Mick Aston: Archaeologist who found television fame on 'Time Team'
Wednesday 26 June 2013
Professor Mick Aston was an archaeologist who was part of Time Team, the popular Channel 4 programme which for 20 years brought the world of archaeology to television audiences. Aston acted as chief archaeological adviser for 16 series, from its first broadcast in 1994 through to 2011, and was known for his combination of expertise, passion for the subject, and brightly coloured jumpers.
Aston was born in Oldbury, the son of a skilled but uneducated cabinet-maker. He studied geography, with a subsidiary in archaeology, at Birmingham University. It was there that he met Philip Rahtz, who ran summer-school excavations. Aston remembered with fondness his time on these early digs "Excavating with Philip was like an apprenticeship. We learnt archaeology by doing it…"
His first professional role was with Oxford City and County Museum before going on to become the county archaeologist for Somerset. He joined the archaeology department at Bristol University in 1979, organising and promoting lifelong learning and continuing education. Aston became professor of landscape archaeology there, from 1996 until his retirement in 2004.
Time Team owes its origins to Time Signs, a four-part series presented by Aston for Channel 4 in 1991, which documented the history of the Wolf Valley in Devon. Such was the interest in the programme that its producer, Professor Tim Taylor, proposed to Channel 4 the idea of an entire series, based on the concept of short intensive digs. In discussions with Taylor, Aston had put forward the idea that it would be possible to excavate a site, and produce meaningful results, in just three days.
Time Team debuted in 1994 and was welcomed by the public but some in academia were troubled by its approach to the subject. As the programme's presenter, Sir Tony Robinson, told The Independent: "His mission was sharing his passion for archaeology with ordinary people rather than keeping its secrets locked away behind the walls of Britain's universities. This made him a contentious figure among some of his contemporaries and he was deeply wounded by the vociferous attacks he suffered, particularly in the early years of Time Team." Aston saw his television role as an extension of the teaching that he was already doing. "Time Team was a way of reaching 3 million people rather than 30 people in the village hall", he said.
When Channel 4 decided in 2010 to bring in a younger presenter and alter the programme's format, Aston decided it was time to go. Interviewed later about the changes to the programme, he observed "There is a lot less archaeological content and a lot more pratting about. I was the archaeological consultant but they decided to get rid of half the archaeological team, without consulting me."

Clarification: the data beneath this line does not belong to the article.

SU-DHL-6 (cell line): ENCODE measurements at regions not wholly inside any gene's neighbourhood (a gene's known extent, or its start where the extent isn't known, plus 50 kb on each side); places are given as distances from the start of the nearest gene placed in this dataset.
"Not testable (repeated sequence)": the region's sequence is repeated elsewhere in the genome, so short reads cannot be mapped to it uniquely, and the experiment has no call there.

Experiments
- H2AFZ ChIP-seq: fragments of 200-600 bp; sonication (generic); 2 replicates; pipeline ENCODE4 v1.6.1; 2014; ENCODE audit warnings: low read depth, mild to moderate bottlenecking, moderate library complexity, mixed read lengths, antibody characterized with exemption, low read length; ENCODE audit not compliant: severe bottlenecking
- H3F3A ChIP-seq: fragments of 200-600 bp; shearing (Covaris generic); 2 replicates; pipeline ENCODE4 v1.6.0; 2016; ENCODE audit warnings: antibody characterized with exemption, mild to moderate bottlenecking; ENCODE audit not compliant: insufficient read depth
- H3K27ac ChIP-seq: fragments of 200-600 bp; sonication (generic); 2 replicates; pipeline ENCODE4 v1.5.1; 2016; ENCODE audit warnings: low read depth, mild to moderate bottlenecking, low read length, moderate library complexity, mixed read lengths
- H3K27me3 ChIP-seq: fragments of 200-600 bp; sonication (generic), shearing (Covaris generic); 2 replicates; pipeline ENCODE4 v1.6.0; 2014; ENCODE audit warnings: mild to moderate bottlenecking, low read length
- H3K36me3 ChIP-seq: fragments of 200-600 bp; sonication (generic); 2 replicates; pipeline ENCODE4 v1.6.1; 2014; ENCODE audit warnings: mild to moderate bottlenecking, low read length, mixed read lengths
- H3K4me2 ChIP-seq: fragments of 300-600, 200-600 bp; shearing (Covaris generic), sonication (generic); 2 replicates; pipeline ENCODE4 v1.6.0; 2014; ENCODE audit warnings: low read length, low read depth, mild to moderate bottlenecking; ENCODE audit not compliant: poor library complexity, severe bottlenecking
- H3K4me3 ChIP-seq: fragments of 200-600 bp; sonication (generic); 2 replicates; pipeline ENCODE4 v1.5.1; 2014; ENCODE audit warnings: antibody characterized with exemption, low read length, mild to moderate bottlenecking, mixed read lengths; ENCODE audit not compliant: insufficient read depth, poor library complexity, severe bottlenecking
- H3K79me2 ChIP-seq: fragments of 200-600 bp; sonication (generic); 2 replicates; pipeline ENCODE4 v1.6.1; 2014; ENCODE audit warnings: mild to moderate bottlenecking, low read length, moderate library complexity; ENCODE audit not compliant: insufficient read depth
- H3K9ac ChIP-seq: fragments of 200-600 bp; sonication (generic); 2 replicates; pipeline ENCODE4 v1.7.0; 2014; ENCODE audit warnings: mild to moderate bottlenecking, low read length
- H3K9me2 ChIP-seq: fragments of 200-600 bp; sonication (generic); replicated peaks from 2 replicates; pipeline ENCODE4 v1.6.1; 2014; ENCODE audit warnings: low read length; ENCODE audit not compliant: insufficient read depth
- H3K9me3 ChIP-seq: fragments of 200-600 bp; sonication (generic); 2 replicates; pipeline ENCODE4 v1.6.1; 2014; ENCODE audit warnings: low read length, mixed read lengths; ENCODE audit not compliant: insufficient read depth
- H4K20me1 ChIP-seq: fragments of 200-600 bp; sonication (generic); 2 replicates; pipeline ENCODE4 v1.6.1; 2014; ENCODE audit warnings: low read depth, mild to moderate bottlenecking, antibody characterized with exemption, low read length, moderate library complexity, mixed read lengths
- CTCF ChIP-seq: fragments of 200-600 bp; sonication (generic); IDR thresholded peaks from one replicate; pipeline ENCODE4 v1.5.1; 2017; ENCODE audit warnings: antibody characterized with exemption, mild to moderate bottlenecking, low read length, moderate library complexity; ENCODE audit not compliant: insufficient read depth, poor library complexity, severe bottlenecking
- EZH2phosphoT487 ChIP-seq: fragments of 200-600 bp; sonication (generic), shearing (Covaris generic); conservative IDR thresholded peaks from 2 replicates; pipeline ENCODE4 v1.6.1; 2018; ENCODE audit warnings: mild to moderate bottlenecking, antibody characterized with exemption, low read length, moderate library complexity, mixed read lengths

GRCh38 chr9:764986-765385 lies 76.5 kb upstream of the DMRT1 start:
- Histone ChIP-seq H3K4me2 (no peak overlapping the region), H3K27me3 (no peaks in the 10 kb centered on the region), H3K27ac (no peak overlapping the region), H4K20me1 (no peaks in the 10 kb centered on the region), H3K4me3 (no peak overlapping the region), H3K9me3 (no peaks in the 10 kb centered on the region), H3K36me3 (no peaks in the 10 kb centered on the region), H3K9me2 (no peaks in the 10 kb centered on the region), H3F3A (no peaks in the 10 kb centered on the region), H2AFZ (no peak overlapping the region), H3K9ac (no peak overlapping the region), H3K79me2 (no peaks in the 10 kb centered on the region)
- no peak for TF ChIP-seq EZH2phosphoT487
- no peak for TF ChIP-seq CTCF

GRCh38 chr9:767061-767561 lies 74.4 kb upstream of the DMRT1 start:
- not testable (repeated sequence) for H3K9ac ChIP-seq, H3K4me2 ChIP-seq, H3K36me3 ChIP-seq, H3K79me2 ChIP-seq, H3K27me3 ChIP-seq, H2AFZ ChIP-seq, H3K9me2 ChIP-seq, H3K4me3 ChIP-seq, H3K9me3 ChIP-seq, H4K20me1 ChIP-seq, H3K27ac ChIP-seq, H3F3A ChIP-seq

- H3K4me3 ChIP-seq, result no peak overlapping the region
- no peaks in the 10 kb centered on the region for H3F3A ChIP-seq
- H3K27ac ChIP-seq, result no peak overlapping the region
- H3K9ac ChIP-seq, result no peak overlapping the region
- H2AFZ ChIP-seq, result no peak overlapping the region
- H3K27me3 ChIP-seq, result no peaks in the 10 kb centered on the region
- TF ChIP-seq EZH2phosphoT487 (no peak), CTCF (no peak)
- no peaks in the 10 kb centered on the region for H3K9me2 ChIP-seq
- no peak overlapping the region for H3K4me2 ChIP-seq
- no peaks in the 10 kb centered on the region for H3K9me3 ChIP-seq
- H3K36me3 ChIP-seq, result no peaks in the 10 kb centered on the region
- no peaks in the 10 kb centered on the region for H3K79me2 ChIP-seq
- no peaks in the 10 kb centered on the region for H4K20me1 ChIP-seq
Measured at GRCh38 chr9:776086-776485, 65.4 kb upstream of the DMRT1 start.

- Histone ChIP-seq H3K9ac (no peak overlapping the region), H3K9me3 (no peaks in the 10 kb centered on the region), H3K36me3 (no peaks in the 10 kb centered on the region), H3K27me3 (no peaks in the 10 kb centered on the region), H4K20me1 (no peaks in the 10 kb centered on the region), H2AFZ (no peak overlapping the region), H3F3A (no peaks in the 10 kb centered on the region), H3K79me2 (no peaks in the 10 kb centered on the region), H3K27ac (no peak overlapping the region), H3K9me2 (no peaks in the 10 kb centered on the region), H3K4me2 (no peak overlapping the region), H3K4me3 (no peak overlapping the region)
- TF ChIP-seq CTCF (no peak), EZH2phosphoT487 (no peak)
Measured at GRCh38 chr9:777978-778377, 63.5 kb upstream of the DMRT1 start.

The programme was axed at the end of last year. As Carly Hilts, assistant editor of Current Archaeology, has pointed out, "It is practically unheard of for a factual, specialist programme to spend two decades as the public face of its subject and become a national institution along the way." It is largely thanks to Aston that the programme was so successful.
Of all his discoveries, his favourite was the site of Nether Adber, one of the best-preserved deserted villages in Somerset. He found it by accident after stopping at the side of the road: "I climbed over the gate and was standing against the hedge, when I looked around and there was this amazing great sea of earthworks. One little walk out into it showed there was a holloway down the middle, and there were house platforms along each side. It was very, very clear."
For the last decade Aston's work had been concerned with Shapwick, a parish in Somerset which evolved during the Early Middle Ages. His Interpreting the English Village: Landscape and Community at Shapwick, Somerset was published earlier this year. The results of digs there are on display at the new Museum of Somerset in Taunton, which Aston helped to establish.
In July last year he was recognised for lifetime achievement at the British Archaeological Awards. Presenting the award, chairman Mike Heyworth said of Aston that "he had inspired people from all over the world who now had a better understanding of archaeology thanks to his teaching and commitment to archaeological communication."
Sir Tony Robinson the presenter of Time Team, said: "Mick Aston was a great British eccentric; an atheist whose life's work was medieval monasticism, an anarchist who for many decades loyally fulfilled the labyrinthine requirements of his university and British television, and a grumpy old curmudgeon with the kindest of hearts and a great capacity for friendship."
He continued "Archaeology is now a subject that tens of thousands of people enjoy and value, and this is almost solely down to him. I hope he'll receive belated recognition for that fact. He will be sorely missed by all of us who worked closely with him over the years."
Michael Antony Aston, archaeologist: born Oldbury, West Midlands 1 July 1946; partner to Carinne Allinson 1983 (separated 1998, one son, one stepdaughter); died 24 June 2013.
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